- Durable carbon steel oval tube frame.
- Adjustable fore and aft seat position makes transfers easier.
- Adjustable dual footrests and safety straps.
- Easy-to-reach 7-speed shifter.
- Ovalized ergonomic handles.
- Adjustable crank height.
- Adjustable tension upholstery.
- 24" performance wheels; cruiser tires.
- Footrests are both height and angle adjustable.
- Powder coat paint.
- Quick-Release Axles: Yes
- Weight capacity: 350 lbs.
- Weight: 50 lbs.
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Manuals, Literature & Videos for the Top End Excelerator Custom
Overview of the Top End Excelerator Custom
If you want a great way to exercise, cross-train or just have fun, the Invacare Top End Excelerator handcycle is just what you're looking for. Extremely stable and maneuverable, the Invacare Top End Excelerator handcycle is capable of speeds up to 15 mph and can tackle hills or level terrain with equal ease.
If you are looking for a faster shipping model, check out the Top End Excelerator Quick Ship, it has many of the popular features of the Custom Excelerator, but ships from the warehouse in just one week.
- Seat Depth1
- Measure from the most posterior point of the body to the inside of the knee, minus at least two inches. Optimal contact between the legs and the seat increases stability for the body.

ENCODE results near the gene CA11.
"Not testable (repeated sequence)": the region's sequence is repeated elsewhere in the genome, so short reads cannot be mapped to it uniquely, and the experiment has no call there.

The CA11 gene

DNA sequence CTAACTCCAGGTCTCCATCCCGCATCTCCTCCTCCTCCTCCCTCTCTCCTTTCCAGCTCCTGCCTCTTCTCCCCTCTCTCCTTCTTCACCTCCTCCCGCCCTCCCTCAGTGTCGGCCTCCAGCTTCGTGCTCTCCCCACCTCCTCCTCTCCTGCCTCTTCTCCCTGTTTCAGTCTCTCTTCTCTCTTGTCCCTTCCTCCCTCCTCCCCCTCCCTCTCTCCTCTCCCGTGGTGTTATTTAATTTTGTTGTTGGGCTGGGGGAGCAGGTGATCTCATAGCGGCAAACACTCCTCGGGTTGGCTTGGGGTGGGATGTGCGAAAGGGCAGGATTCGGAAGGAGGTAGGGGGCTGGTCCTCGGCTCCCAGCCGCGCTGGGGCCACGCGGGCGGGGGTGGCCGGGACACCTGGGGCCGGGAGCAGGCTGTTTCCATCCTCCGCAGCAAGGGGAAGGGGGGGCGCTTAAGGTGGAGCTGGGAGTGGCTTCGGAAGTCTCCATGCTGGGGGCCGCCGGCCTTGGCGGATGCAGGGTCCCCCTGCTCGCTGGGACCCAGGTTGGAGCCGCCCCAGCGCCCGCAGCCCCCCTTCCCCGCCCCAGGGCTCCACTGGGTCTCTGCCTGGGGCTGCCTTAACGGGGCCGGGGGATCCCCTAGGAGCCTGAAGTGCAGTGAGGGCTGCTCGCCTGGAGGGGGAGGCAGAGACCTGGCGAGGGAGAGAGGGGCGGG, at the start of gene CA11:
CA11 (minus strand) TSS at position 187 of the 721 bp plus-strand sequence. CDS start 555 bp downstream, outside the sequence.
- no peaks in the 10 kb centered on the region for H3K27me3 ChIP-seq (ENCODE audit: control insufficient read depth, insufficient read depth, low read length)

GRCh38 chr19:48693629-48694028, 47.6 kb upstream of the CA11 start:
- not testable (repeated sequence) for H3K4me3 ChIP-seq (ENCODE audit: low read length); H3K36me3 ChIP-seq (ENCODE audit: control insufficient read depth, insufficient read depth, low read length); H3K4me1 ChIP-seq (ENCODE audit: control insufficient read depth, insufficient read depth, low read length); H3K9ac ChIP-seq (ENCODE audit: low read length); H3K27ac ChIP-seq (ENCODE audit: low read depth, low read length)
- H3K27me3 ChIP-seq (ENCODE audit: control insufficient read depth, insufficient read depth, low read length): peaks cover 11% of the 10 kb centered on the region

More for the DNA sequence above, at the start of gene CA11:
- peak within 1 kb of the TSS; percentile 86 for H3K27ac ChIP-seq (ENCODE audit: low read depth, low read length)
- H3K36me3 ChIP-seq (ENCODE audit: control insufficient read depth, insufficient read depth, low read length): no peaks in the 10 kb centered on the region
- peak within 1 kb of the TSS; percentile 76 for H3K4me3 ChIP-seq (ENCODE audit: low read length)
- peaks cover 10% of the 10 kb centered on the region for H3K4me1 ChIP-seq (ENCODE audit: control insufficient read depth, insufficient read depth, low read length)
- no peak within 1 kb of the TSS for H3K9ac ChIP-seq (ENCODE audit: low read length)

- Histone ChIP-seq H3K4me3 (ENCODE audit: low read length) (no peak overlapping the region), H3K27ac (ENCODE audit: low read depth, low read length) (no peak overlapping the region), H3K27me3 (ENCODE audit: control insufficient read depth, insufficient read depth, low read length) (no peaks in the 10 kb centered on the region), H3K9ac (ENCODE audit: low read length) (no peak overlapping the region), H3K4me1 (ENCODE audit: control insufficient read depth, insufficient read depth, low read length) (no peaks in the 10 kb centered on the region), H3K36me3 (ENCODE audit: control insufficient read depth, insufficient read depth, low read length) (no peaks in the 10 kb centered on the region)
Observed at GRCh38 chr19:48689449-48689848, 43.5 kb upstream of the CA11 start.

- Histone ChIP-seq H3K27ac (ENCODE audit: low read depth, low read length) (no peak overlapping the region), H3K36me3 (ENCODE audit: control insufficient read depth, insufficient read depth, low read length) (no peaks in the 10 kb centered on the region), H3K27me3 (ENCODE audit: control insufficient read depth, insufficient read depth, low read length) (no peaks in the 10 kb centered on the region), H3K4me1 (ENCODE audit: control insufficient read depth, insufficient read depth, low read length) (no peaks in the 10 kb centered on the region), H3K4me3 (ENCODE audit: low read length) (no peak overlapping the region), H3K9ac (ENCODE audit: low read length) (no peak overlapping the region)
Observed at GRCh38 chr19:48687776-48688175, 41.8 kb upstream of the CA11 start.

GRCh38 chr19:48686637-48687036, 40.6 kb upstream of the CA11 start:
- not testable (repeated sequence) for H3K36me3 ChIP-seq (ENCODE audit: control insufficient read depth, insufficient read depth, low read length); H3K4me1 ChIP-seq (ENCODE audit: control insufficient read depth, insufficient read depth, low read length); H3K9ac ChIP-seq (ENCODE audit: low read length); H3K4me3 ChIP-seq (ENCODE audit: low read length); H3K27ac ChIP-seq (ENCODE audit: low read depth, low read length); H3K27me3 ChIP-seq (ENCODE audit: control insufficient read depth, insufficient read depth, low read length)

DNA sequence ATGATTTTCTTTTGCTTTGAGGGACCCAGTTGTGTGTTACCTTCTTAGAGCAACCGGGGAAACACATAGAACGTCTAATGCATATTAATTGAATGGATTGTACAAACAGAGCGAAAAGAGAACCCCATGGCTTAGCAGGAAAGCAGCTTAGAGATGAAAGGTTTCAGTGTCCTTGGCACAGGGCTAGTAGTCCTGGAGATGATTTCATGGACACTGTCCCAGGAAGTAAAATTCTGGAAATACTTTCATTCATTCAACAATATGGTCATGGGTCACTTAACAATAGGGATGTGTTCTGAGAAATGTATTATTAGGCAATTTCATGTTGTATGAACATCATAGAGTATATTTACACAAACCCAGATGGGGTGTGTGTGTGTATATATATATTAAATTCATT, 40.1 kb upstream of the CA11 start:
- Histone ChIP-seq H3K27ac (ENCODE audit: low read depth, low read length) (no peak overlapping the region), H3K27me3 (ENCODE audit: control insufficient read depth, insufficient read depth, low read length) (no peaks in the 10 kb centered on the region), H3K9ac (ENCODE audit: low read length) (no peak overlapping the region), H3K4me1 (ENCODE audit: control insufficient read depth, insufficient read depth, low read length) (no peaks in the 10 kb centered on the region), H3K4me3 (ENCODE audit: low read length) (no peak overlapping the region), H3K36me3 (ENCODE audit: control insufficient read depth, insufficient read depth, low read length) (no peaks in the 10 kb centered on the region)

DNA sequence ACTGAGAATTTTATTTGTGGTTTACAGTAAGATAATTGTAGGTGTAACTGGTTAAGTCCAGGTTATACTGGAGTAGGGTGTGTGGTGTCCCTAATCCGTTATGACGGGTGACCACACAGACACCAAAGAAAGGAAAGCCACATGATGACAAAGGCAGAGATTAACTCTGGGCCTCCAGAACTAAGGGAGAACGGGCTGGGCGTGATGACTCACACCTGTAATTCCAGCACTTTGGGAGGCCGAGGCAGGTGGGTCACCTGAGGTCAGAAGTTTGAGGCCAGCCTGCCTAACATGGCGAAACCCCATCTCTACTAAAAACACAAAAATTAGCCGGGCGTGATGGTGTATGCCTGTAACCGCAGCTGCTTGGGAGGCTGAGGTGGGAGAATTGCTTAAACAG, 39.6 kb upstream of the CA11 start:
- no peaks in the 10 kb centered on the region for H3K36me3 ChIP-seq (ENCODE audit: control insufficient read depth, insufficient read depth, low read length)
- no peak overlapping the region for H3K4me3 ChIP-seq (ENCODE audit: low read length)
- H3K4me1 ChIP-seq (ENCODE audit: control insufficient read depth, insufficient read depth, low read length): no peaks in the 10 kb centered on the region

- Back Height2
- Measured from the seat base to the top of the chair back. Sport users need enough height for upper body support, yet low enough to allow the arms and trunk to rotate freely.
- Rear Seat to Floor3
- Measurement from the ground to the rear seat edge. Relative to the front seat-to-floor dimension, this determines the rearward slope ("dump" or "squeeze") of the seat. Sport chairs usually have more dump for extra upper body stability.
- Hanger Angle4
- Determines how far the toes extend away from the body, measured from the horizontal. Sport users often use very tight angles to be able to rotate in the smallest possible space.
- Seat Width5
- Determined by the widest point of the body from knee to hip, plus an inch to ensure room to move. Sport chairs are typically as narrow as possible to save weight which improves agility.
- Wheel Camber6
- Angle of the wheel relative to the vertical. More camber improves stability and agility, but also limits ability to pass through narrow spaces. A typical sport chair uses nine to twelve degrees of camber.
- Front Seat to Floor7
- Measure the leg from the back of the knee to the sole of the foot. Then subtract the thickness of the cushion when it is compressed. Next, add a minimum of two inches for footrest clearance. Do not add the footrest clearance if the chair will be foot-propelled.
- Footrest Width8
- Measure from the inside of each legrest tubing the distance or desired distance between legrests.
- Center of Gravity9
- Measure from the front of the seat back post to the center of the rear axel.
- Seat to Footrest Length10
- Measure from the edge of the seat upholstery to the top rear of the footrest.
- Backrest Angle11
- Measure the the angle of the back post to the floor. Ninety degrees will be perpendicular to the floor, to approximate the angle from the back post to the seat, subtract two degrees from measurment for every .5" of dump.
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